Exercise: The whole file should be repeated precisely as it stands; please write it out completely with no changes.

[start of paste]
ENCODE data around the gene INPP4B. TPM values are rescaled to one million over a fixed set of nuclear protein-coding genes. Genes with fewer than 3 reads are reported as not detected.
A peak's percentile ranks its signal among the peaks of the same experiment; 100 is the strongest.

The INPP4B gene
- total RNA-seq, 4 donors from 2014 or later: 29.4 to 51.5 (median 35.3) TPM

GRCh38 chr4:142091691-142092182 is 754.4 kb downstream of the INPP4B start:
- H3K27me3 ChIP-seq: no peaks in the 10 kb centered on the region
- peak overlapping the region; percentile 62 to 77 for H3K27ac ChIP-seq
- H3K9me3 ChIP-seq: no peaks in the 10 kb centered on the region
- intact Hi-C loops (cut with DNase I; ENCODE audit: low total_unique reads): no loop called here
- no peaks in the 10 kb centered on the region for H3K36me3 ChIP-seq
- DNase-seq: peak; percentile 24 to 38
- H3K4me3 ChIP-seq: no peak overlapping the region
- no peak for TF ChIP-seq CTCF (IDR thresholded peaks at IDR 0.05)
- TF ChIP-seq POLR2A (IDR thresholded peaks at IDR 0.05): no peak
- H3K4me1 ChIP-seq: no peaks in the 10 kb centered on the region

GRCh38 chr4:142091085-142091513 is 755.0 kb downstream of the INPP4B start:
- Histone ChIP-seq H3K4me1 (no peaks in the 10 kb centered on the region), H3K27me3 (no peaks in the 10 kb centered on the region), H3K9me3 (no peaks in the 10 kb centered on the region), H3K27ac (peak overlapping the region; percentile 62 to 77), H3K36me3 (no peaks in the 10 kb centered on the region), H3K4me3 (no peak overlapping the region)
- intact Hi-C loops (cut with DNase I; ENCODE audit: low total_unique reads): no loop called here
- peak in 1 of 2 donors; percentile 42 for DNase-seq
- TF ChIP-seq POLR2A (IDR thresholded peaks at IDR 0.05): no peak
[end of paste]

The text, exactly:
ENCODE data around the gene INPP4B. TPM values are rescaled to one million over a fixed set of nuclear protein-coding genes. Genes with fewer than 3 reads are reported as not detected.
A peak's percentile ranks its signal among the peaks of the same experiment; 100 is the strongest.

The INPP4B gene
- total RNA-seq, 4 donors from 2014 or later: 29.4 to 51.5 (median 35.3) TPM

GRCh38 chr4:142091691-142092182 is 754.4 kb downstream of the INPP4B start:
- H3K27me3 ChIP-seq: no peaks in the 10 kb centered on the region
- peak overlapping the region; percentile 62 to 77 for H3K27ac ChIP-seq
- H3K9me3 ChIP-seq: no peaks in the 10 kb centered on the region
- intact Hi-C loops (cut with DNase I; ENCODE audit: low total_unique reads): no loop called here
- no peaks in the 10 kb centered on the region for H3K36me3 ChIP-seq
- DNase-seq: peak; percentile 24 to 38
- H3K4me3 ChIP-seq: no peak overlapping the region
- no peak for TF ChIP-seq CTCF (IDR thresholded peaks at IDR 0.05)
- TF ChIP-seq POLR2A (IDR thresholded peaks at IDR 0.05): no peak
- H3K4me1 ChIP-seq: no peaks in the 10 kb centered on the region

GRCh38 chr4:142091085-142091513 is 755.0 kb downstream of the INPP4B start:
- Histone ChIP-seq H3K4me1 (no peaks in the 10 kb centered on the region), H3K27me3 (no peaks in the 10 kb centered on the region), H3K9me3 (no peaks in the 10 kb centered on the region), H3K27ac (peak overlapping the region; percentile 62 to 77), H3K36me3 (no peaks in the 10 kb centered on the region), H3K4me3 (no peak overlapping the region)
- intact Hi-C loops (cut with DNase I; ENCODE audit: low total_unique reads): no loop called here
- peak in 1 of 2 donors; percentile 42 for DNase-seq
- TF ChIP-seq POLR2A (IDR thresholded peaks at IDR 0.05): no peak